The Catherine Wheel was one of those bands that I always rooted for. They performed such fantastic songs, from their 1992 shoegazer classic “Black Metallic” to their 2000 rocker “Sparks Are Gonna Fly”. As one of my personal favorite bands, I always felt like the Catherine Wheel was an underdog, consistently putting out brilliant pop albums that stayed under the radar of the mainstream music masses. Behind those songs was one of the most distinctive voices in alternative rock, Rob Dickinson. His golden pipes could never be confused for anybody else, with a range of pitch and emotion that filled Catherine Wheel’s albums with the power of an emotional roller coaster. After releasing six fantastic albums, which were criminally overlooked, it has come time for Mr. Dickinson to present his debut solo album to the world, titled Fresh Wine For The Horses. Gone are the big, shimmering guitars, which gives room for the sheer power of his vocals to shine throughout the album’s eleven songs. After waiting five years for any sign of life from Dickinson, his album shows a musician in his prime, not missing a single step since his last musical effort nearly half a decade ago (besides his appearance on Jimmy Chamberlin’s record earlier this year). The album begins with the single “My Name Is Love”, a brilliant pop song overflowing with layers of gorgeous harmonies. “Oceans” is a remarkably huge song, with melodies that look back to his former band while still maintaining a sound that is remarkably fresh and powerful. One of the album’s biggest strengths is the diversity in emotion and force throughout the songs. While Fresh Wine begins with a few pop gems, Dickinson keeps the album interesting by exploring different extremes, ranging from rock anthems to acoustic ballads. “Handsome” explores both of these forces, which explodes as he launches into the chorus with pounding guitars over the harmony-filled line “but that is the way you feel.” On the other side of the spectrum, his patented vocals are the focal point of “Bad Beauty”, filling up the song while supported by little more than an acoustic guitar until the final moments, when drums and a string section lifts us out of the clouds and into the sun. Rob Dickinson has always had a gift for songwriting, keeping the perfect balance of intelligence and pop sensibility. To put it simply, this is how pop music is supposed to be made.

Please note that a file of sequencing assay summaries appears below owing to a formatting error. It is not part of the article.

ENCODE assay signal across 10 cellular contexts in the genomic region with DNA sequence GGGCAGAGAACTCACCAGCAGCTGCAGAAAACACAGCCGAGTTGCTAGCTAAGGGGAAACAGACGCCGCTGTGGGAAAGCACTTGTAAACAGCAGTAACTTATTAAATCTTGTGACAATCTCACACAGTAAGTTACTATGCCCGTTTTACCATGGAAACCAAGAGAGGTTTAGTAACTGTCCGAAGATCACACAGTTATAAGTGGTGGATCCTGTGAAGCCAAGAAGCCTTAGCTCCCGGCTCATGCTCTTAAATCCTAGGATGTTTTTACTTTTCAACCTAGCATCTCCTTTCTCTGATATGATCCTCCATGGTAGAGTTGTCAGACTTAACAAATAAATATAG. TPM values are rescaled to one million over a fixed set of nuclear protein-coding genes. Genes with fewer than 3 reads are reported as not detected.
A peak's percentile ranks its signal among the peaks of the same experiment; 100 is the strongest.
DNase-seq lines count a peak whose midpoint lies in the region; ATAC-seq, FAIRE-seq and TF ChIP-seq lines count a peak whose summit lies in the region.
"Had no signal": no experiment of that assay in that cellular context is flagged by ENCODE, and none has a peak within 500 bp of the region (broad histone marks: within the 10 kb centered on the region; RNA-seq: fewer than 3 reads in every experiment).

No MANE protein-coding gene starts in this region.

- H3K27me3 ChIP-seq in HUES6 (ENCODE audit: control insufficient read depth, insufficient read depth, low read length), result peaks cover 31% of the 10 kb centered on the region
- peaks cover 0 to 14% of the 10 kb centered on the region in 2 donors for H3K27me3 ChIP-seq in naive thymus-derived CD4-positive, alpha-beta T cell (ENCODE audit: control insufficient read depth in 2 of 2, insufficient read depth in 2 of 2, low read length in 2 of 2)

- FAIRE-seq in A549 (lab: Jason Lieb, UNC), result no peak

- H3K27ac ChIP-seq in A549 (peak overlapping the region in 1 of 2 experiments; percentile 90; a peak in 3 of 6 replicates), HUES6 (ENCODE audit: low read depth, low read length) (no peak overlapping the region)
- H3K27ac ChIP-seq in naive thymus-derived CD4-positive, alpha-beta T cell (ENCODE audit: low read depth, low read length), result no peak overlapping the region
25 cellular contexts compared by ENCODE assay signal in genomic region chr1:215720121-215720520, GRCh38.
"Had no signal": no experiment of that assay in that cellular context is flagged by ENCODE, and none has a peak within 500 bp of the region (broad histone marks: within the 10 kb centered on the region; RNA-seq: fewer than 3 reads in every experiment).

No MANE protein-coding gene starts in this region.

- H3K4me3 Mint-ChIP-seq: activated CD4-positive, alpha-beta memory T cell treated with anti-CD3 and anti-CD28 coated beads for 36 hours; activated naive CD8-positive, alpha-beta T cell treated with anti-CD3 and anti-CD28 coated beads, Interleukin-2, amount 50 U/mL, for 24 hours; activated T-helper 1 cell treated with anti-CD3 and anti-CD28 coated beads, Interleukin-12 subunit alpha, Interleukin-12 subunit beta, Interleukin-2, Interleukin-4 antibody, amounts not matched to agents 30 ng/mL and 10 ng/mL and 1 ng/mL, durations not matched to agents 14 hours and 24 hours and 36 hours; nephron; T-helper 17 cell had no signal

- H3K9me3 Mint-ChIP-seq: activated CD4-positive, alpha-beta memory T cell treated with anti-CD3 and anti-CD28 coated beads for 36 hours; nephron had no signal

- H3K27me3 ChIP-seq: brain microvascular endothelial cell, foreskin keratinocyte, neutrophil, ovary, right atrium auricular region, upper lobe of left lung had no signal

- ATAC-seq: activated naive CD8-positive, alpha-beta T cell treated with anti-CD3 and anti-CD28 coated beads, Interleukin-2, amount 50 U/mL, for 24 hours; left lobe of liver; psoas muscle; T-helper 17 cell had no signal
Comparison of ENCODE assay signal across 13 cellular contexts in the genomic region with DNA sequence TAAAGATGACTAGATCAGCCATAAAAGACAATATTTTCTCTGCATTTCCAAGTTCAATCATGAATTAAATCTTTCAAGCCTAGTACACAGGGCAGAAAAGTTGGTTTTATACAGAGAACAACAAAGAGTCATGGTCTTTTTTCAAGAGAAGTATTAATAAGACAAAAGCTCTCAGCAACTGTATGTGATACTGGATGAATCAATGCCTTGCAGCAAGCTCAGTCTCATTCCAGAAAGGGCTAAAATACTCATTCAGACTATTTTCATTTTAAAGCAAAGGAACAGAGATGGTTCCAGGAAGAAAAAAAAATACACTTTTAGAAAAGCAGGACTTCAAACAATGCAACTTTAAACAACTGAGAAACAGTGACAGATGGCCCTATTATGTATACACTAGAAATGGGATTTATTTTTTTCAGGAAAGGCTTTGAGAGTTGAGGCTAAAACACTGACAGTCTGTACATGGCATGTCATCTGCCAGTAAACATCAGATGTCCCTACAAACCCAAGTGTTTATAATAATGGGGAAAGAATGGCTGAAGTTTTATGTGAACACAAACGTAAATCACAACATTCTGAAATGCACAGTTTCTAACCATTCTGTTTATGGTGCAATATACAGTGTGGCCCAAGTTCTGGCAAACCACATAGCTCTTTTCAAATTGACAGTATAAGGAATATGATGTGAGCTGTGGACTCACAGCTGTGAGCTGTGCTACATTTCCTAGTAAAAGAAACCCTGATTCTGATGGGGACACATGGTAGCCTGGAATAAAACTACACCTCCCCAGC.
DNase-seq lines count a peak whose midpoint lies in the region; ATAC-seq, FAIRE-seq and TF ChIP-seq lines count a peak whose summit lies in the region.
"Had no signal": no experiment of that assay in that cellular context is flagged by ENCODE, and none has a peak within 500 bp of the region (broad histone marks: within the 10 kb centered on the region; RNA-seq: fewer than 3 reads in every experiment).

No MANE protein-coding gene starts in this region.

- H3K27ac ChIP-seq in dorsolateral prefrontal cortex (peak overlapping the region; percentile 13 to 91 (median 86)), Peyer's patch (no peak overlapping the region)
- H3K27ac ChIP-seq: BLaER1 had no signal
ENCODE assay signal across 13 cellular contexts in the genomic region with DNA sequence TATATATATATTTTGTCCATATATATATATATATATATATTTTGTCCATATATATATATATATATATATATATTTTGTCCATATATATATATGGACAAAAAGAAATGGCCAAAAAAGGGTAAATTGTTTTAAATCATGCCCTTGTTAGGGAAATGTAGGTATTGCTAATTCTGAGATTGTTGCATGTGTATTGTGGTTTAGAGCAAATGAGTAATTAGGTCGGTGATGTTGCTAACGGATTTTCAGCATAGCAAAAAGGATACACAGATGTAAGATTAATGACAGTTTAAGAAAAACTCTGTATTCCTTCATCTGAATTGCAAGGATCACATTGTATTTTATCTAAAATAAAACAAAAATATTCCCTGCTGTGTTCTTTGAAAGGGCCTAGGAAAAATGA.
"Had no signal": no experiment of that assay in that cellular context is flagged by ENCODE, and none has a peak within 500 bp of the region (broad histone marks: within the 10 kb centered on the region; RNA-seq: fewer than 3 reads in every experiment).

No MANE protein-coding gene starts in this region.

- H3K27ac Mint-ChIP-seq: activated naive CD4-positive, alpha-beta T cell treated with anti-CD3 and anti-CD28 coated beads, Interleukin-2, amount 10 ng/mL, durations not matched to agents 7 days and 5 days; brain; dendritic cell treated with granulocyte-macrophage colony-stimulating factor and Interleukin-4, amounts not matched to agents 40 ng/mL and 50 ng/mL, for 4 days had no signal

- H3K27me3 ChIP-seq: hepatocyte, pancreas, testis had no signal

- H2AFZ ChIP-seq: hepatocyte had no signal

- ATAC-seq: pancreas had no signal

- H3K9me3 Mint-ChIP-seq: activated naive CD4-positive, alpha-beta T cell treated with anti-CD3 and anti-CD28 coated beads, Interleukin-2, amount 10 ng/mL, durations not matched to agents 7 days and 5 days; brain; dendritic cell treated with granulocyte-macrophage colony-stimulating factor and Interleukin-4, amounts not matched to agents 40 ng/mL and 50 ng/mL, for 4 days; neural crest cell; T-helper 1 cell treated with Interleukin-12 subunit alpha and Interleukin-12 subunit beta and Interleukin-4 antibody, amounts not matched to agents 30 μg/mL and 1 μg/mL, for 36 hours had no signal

Fresh Wine For The Horses
POSTED August 10, 2005 12:00AM IN THE TRIPWIRE